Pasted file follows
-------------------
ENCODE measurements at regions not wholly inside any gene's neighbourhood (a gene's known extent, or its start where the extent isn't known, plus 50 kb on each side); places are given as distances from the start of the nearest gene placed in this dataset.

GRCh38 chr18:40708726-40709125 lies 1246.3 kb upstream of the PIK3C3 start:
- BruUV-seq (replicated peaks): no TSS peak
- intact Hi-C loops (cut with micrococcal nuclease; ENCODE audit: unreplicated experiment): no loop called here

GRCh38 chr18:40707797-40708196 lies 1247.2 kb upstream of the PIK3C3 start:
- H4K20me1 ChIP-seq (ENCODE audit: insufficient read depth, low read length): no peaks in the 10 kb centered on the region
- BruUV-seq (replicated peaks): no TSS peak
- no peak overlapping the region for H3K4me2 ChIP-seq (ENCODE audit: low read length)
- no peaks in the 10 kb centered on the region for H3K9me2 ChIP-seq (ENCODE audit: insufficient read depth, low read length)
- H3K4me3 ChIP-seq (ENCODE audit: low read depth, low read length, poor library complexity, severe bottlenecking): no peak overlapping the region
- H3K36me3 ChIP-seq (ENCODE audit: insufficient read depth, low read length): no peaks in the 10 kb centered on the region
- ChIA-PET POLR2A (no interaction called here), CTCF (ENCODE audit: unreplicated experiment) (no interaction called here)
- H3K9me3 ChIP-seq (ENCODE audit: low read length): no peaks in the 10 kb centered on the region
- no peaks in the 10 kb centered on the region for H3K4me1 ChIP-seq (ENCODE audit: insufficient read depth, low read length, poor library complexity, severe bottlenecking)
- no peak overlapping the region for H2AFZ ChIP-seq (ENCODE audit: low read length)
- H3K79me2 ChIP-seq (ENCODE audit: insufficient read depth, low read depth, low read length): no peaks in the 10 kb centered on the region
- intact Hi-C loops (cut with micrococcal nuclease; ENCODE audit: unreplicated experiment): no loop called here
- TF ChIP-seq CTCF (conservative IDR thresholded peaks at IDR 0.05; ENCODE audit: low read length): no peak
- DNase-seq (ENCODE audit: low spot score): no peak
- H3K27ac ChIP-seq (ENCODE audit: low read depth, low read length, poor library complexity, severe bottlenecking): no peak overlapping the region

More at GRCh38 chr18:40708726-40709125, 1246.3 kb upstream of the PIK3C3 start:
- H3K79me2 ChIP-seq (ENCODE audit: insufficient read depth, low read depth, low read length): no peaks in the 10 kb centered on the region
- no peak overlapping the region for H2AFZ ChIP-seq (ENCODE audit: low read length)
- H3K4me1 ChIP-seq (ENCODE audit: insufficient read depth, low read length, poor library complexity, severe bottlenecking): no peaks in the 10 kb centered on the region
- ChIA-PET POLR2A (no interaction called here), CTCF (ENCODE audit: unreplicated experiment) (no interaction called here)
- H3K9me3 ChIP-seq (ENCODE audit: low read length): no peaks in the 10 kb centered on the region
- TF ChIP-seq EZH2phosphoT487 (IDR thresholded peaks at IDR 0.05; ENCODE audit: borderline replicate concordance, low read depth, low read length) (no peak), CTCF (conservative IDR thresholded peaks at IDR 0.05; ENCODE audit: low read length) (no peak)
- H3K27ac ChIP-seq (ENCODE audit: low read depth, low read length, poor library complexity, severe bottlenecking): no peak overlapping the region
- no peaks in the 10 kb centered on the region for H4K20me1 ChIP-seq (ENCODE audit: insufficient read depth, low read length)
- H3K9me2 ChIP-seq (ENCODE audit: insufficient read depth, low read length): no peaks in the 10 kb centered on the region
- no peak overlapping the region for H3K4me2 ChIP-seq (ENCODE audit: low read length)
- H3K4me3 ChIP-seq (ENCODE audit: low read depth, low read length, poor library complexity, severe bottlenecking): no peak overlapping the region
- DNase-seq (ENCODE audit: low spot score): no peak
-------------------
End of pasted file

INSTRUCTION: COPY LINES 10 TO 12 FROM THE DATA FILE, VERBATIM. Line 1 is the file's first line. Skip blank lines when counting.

- H3K4me3 ChIP-seq (ENCODE audit: low read depth, low read length, poor library complexity, severe bottlenecking): no peak overlapping the region
- H3K36me3 ChIP-seq (ENCODE audit: insufficient read depth, low read length): no peaks in the 10 kb centered on the region
- ChIA-PET POLR2A (no interaction called here), CTCF (ENCODE audit: unreplicated experiment) (no interaction called here)